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1,000 civil service test applicants beat deadline

15 November 2016

POLO staff try to cope with surge of the test applicants.

By Vir B. Lumicao


Over 300 Filipinos beat the deadline for filing applications for the first civil service exam for Filipinos in Hong Kong on Sunday, Nov. 13.

But by the end of the day, only a total of 947 people had registered over the nine-day application period, less than a third of the more than 3,000 who had signified their intention to take the exam.
Labor Attache Jalilo de la Torre said he was a bit upset that the number of registrants was way below expectations, although the final tally could still be bolstered by those who applied in Macau.
“A little disappointed but my take is that those who signed didn’t really have the full commitment to take it. In any case, it’s food for thought for next year’s preparations,” Labatt De la Torre said.

POLO was opened on Friday, Nov 11, and Saturday, Nov 12, to accommodate all those who wanted to register.

But Labatt De la Torre said only 27 came on Friday and 50 on Saturday. On the last day of registration on Sunday, 347 went through the process.

He told The SUN he had asked for the registration deadline to be moved to Nov. 20, but the Civil Service Commission refused.

“I tried extending the deadline to Nov 20 but CSC didn’t agree because of the printing period for the exam materials,” Labatt De la Torre said.

The exam will be held on Nov. 27 at two venues: the Hong Kong Convention and Exhibition Centre in Wan Chai and at Delia Memorial School Hip Wo in Kwun Tong.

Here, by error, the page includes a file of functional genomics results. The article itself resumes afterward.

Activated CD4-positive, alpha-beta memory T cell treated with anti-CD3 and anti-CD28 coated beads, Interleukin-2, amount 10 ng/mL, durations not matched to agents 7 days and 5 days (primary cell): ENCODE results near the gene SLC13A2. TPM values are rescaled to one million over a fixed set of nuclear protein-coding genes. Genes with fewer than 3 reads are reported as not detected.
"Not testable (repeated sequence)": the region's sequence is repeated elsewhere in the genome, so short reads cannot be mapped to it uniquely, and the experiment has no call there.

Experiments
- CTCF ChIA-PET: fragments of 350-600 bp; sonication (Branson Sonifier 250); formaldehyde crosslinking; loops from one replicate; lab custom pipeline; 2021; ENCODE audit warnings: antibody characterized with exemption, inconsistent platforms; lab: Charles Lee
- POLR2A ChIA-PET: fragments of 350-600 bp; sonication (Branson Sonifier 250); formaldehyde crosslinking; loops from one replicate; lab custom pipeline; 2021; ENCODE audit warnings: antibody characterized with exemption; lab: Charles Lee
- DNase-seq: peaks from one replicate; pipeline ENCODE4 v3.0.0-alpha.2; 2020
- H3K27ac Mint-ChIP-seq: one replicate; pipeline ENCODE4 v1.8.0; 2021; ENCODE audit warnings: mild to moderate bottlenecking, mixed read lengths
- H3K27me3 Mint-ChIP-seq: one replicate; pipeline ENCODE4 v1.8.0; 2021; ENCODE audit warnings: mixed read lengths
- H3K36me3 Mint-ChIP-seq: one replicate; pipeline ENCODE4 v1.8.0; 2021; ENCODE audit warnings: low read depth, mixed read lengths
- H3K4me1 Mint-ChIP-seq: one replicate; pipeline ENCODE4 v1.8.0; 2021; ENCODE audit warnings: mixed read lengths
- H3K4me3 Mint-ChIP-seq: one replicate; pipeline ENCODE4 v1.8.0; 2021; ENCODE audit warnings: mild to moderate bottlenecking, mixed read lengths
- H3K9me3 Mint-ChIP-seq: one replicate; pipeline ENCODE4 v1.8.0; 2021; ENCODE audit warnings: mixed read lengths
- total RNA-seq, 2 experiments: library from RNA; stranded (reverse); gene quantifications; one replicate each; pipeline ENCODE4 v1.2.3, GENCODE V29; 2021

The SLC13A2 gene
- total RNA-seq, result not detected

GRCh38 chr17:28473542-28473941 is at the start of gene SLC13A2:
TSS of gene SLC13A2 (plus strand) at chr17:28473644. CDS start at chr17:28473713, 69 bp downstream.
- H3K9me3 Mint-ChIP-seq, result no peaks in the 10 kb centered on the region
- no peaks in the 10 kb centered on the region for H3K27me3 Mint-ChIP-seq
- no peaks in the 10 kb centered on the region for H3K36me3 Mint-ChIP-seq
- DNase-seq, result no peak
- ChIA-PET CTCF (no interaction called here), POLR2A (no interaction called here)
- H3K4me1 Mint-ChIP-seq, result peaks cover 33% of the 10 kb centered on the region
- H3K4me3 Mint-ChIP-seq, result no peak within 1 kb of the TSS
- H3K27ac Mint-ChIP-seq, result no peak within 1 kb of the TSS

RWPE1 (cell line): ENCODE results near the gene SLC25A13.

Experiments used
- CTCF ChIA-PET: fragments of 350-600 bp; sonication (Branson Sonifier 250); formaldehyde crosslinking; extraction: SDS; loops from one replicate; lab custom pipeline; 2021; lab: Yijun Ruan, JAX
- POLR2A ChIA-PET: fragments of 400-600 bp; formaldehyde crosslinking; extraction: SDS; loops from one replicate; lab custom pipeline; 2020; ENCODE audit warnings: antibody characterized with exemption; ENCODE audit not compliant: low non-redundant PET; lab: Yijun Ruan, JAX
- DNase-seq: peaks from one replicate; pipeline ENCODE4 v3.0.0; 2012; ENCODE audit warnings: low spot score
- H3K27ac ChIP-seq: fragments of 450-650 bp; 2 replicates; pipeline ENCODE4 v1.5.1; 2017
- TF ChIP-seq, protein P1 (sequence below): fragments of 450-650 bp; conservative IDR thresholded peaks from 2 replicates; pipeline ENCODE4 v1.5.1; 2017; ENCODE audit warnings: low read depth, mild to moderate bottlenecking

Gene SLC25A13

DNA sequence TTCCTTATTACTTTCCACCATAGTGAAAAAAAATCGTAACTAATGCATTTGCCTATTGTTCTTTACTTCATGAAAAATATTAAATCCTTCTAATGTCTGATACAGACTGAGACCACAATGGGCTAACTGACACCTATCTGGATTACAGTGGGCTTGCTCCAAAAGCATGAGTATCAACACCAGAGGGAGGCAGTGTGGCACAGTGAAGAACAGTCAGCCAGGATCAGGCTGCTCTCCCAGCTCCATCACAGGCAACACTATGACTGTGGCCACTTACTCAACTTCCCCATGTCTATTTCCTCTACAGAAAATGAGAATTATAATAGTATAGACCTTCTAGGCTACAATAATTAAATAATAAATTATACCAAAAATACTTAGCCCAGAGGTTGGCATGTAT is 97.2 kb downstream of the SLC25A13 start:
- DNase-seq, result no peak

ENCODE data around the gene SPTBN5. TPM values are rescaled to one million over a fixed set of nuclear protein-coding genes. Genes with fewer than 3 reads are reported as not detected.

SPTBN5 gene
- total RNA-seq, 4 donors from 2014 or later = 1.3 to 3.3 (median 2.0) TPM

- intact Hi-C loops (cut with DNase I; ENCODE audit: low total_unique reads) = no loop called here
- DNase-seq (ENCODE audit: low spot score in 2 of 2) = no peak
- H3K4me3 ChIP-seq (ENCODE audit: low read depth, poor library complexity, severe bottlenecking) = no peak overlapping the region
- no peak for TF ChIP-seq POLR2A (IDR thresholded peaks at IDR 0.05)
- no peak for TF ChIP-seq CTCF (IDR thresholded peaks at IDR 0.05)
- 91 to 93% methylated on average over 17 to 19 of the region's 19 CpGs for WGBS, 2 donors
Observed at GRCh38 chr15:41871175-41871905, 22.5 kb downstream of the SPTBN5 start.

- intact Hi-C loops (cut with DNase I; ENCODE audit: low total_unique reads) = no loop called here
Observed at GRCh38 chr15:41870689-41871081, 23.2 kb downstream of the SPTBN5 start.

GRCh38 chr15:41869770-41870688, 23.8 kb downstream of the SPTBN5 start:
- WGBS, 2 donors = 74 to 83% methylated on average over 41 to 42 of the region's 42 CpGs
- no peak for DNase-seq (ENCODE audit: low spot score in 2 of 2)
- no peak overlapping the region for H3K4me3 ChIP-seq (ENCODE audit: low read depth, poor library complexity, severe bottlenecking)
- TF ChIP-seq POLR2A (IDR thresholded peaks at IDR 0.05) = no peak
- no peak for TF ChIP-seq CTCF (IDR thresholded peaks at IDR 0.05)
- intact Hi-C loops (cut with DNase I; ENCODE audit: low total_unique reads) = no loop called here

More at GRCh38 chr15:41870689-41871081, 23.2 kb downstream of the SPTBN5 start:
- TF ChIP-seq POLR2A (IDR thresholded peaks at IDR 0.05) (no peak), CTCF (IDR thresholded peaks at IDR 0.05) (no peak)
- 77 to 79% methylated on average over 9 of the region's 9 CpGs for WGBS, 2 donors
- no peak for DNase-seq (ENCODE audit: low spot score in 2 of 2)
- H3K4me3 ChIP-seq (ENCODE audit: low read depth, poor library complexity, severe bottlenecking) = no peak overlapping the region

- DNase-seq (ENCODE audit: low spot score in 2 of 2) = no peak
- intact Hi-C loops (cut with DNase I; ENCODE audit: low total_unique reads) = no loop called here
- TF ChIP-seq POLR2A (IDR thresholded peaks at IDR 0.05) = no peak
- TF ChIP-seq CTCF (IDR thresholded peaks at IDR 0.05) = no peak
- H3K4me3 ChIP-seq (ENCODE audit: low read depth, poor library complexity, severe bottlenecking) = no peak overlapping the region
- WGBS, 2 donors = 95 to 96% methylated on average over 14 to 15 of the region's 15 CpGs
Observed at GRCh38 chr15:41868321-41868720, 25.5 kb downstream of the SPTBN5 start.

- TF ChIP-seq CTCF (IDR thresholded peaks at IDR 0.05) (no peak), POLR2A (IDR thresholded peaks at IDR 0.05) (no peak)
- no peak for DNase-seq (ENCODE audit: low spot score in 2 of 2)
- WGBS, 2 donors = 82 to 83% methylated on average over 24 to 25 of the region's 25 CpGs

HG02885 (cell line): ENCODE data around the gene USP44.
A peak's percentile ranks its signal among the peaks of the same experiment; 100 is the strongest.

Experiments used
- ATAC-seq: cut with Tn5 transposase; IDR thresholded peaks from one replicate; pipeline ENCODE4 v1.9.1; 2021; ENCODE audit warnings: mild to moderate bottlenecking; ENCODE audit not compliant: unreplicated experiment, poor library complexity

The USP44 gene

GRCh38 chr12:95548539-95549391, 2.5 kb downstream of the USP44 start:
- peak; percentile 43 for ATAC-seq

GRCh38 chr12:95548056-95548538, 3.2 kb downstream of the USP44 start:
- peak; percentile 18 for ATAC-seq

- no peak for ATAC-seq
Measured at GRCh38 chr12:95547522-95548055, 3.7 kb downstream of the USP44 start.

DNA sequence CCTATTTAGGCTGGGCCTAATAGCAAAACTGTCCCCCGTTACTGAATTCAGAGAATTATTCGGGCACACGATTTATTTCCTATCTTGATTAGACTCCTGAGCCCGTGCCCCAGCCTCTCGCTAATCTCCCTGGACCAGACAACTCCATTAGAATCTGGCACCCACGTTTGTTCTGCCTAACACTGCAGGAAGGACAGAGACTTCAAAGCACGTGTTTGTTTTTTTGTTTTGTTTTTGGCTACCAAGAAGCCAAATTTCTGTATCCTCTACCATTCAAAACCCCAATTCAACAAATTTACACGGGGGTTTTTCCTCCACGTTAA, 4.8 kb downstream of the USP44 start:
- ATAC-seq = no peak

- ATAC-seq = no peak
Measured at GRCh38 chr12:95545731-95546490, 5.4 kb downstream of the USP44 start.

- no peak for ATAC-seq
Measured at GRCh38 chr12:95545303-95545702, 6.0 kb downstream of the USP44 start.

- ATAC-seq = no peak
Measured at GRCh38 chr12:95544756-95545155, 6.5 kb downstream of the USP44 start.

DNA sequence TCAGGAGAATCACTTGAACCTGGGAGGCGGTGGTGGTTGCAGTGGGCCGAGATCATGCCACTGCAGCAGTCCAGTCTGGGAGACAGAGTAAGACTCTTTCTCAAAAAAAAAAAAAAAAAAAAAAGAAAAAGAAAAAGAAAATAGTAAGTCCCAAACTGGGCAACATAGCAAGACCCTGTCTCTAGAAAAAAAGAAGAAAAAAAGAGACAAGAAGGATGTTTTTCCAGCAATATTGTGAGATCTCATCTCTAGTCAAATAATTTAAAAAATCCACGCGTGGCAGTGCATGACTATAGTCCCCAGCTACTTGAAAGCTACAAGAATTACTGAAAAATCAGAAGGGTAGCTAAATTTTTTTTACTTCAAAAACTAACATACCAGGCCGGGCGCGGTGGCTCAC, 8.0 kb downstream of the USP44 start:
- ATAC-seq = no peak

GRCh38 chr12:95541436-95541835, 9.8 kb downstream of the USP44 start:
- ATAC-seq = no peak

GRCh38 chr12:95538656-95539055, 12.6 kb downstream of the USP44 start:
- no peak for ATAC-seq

The registration on Sunday was held at the Metrobank office in United Centre in Admiralty, as POLO’s public areas were packed with people processing their contracts and applying for the overseas employment certificate.

Before the registration opened at 8am, hundreds had already lined up, said Metrobank’s remittance manager Fred Valencia. The registration ended at 5pm.

Many of those who registered were heard complaining that they were given only little time to complete the registration requirements, such as copies of their job contracts, Hong Kong IDs, passports and school certificates.

The applicants were made to fill up registration forms, pay the Php1,500 exam fee, and submit the required documents. Afterwards, they had to register online.

Each would-be examinee queued about 30 minutes for her turn to be photographed.

Trisha and her friend Sally told The SUN they lined up for two hours before they were allowed to take the lift up to Metrobank. When they got there, about 30 applicants were still waiting for their turn to be served.

“Nakakain lang po kami noong 1:30 na, pero pasalamat kami at natapos na,” Trisha said.
Friends Hannan and Honey had the same experience. They said the registrants should have been given more time to prepare their documents because they could only do so on their day off.

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